Dinner with a Perfect Stranger: An Invitation Worth Considering
© 2005 David Gregory
When Nick Cominsky received a personalized dinner invitation from Jesus of Nazareth, self-proclaimed Deity Extraordinaire, he was more than a little dubious. Obviously, his friends have concocted yet another wild joke. Since springing their trap is more interesting than helping his wife tend to their 20-month old, Nick drops in by the appropriate Italian restaurant on his way home to see what his friends have planned for him. The reservation is valid, but Nick is surprised: he is met not by the robed hippie he might expect from a joke, but by a disappointly conformist fellow in a stylish blue suit.
“Nick Cominksy,” he said. “Hi. Jesus.”
In retrospect, a thousand comebacks were possible — “Jesus H. Christ! So good to finally meet you!” ….”Are twelve of our party missing?”….”I didn’t know they buried you in a suit.”
The absurdity of the scene, though, stunned me into silence. What do you say to that?
Although startled by the man’s matter-of-fact demeanor, Nick decides to humor him. The longer their initial conversation goes on, however, the more uncomfortable Nick becomes. “Jesus” makes no attempt to convince Nick that he is in fact Yeshua bar Joseph of Nazareth. He does no miracles, yet stands by his claim. He is as gentle and unassuming as the “prince of peace” might be. Intrigued, Nick agrees to humor the man further: he’ll suspend his disbelief and they’ll work from there. In return for a dinner of conversation, “Jesus” will tell Nick who set up the evening in the first place.
What develops from here on out is a thinly veiled author tract. The storied setup lingers for a while longer, but slowly and surely Nick becomes a character in a Chick tract. The tract begins as Jesus and Nick discuss religion as a means of making sense of life. Jesus delivers a spiel on various religions in turn — Hinduism, Buddhism, and Islam. Armed with memories from a comparative religion class, Nick holds his own briefly before being subdued into silence by the fact that his debating partner has come to the table much more prepared than he. Jesus — by which I mean author David Gregory — makes a distinction between something working and something being true. In his eyes, if something is not completely true, it will cease to function at some point. His approach to analyzing other religions is whole-cloth: there’s no chance of dividing effective practices (meditation or yoga, say) from the religious context that they are associated with.
Gregory — speaking through Jesus — develops the conversation in such a way that religions other than Christianity are proven to be unteneable. Religion itself is untenable, for — Gregory-Jesus says — there is no path to God. Humanity is damned. Its own efforts to reunite with God are pointless, for there is no way to earn the forgiveness of God. It can only be accepted, and that by accepting the fact that Jesus — God — took on the price of humanity’s sin. Nick has no reply: his Chickification has increased at a steady pace throughout the book, his character become a thoughtful-looking strawman. He is saved only from 2-D damnation by the fact that he hasn’t quite converted by book’s end.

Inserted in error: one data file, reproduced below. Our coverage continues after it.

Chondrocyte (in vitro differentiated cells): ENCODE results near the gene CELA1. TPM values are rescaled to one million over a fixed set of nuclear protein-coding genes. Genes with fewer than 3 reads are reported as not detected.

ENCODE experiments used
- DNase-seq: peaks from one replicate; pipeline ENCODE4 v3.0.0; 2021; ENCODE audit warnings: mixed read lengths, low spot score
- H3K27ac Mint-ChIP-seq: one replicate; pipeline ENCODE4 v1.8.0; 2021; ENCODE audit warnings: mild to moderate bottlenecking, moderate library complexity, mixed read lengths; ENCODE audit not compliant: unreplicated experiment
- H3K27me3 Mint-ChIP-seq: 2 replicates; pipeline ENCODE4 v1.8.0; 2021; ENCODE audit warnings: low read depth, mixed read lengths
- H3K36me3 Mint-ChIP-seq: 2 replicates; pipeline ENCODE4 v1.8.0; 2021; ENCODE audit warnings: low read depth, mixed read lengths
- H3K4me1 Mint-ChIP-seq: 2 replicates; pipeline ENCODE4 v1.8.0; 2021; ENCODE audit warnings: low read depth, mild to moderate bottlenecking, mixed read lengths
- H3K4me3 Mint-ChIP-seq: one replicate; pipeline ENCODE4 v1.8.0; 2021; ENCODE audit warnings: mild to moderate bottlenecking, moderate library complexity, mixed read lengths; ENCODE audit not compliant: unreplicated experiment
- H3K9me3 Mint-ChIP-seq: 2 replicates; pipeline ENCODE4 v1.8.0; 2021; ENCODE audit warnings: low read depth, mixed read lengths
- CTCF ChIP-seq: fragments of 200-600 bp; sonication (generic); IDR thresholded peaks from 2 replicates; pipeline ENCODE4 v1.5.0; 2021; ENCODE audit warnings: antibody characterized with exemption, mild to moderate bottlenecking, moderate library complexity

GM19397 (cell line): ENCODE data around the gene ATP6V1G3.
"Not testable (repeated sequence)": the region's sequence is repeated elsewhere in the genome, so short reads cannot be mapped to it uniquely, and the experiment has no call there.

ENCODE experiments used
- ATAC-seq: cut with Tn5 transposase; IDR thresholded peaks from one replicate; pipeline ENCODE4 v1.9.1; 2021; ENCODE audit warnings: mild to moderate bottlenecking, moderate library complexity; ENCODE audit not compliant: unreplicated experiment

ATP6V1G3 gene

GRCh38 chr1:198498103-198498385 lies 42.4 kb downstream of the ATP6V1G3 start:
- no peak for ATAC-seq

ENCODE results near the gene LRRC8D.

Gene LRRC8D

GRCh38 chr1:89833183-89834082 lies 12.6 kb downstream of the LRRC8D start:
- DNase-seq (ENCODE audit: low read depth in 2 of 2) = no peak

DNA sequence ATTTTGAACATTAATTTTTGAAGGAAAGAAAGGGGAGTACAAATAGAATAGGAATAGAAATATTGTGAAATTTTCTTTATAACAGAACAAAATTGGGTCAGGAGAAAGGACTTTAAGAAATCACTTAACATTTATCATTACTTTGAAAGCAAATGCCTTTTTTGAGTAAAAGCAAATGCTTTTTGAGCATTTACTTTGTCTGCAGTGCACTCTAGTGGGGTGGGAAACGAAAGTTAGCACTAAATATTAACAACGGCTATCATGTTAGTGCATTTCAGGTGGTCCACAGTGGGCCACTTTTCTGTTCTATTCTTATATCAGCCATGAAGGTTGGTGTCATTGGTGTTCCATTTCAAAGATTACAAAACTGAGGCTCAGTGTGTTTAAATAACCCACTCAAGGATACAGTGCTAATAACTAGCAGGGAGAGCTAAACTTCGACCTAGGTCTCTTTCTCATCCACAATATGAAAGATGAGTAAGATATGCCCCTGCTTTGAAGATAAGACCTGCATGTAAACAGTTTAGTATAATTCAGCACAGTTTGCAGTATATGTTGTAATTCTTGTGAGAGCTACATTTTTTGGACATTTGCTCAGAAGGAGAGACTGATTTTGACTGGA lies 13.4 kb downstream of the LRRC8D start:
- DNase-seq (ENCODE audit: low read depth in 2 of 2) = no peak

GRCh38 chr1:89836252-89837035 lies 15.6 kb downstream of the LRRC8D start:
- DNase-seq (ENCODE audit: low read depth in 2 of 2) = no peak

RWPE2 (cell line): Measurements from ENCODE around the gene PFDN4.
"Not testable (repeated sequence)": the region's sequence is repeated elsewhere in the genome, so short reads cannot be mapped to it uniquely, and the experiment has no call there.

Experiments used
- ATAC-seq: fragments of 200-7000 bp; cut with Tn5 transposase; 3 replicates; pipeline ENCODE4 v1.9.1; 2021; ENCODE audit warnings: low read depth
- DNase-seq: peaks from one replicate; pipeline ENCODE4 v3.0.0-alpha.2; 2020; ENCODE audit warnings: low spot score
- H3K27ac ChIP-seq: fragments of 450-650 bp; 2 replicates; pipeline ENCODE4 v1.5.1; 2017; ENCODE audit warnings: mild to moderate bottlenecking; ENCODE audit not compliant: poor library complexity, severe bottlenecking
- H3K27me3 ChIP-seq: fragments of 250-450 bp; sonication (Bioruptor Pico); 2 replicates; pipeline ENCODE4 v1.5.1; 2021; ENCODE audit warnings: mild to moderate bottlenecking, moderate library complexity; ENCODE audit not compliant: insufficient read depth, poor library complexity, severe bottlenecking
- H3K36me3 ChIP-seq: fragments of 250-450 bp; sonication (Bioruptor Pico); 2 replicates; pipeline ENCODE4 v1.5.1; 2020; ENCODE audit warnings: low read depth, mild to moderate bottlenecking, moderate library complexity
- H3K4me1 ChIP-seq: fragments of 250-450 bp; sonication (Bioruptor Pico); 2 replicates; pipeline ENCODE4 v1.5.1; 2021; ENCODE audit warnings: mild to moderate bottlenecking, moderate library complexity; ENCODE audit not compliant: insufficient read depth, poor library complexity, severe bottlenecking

I was somewhat disappointed in the book. I read it knowing that it was a work of Christian evangelicalism, and the strength of its opening portions was encouraging. What started as an interesting exercise in apologetics — and thus for me, counter-apologetics — quickly became rather shallow. Gregory does do a good job of making Christianity appear to be superficially cohesive, and I would have loved a book that continued to challenge me by giving that facade depth of substance and thus a strong case. Instead, Nick becomes a sock puppet and Jesus/Gregory looks weak for taking advatange of the situation: the author is reduced so far as to bring out the old “Lord, Lunatic, or Liar” tack. The book will probably be well-received by Christians, and I can imagine it working on a Nick-like person who’s not prepared for its arguments. Nonchristians who are prepared might profit by reading the book, if only to give their brains a brief workout. I enjoyed it at the beginning — it’s a pity the conversation became one-sided so quickly.
As an end-note: this book may have worked better with Paul as the inviter. He is, after all, the inventor of the Christian narrative as we know it : he’s the man you can thank for making the doctrine of original sin a cornerstone of Christianity. Bible-Jesus never really elaborated on what “believing in me” meant, beyond renouncing worldly goods, following the Torah, and committing to a kind of agape love.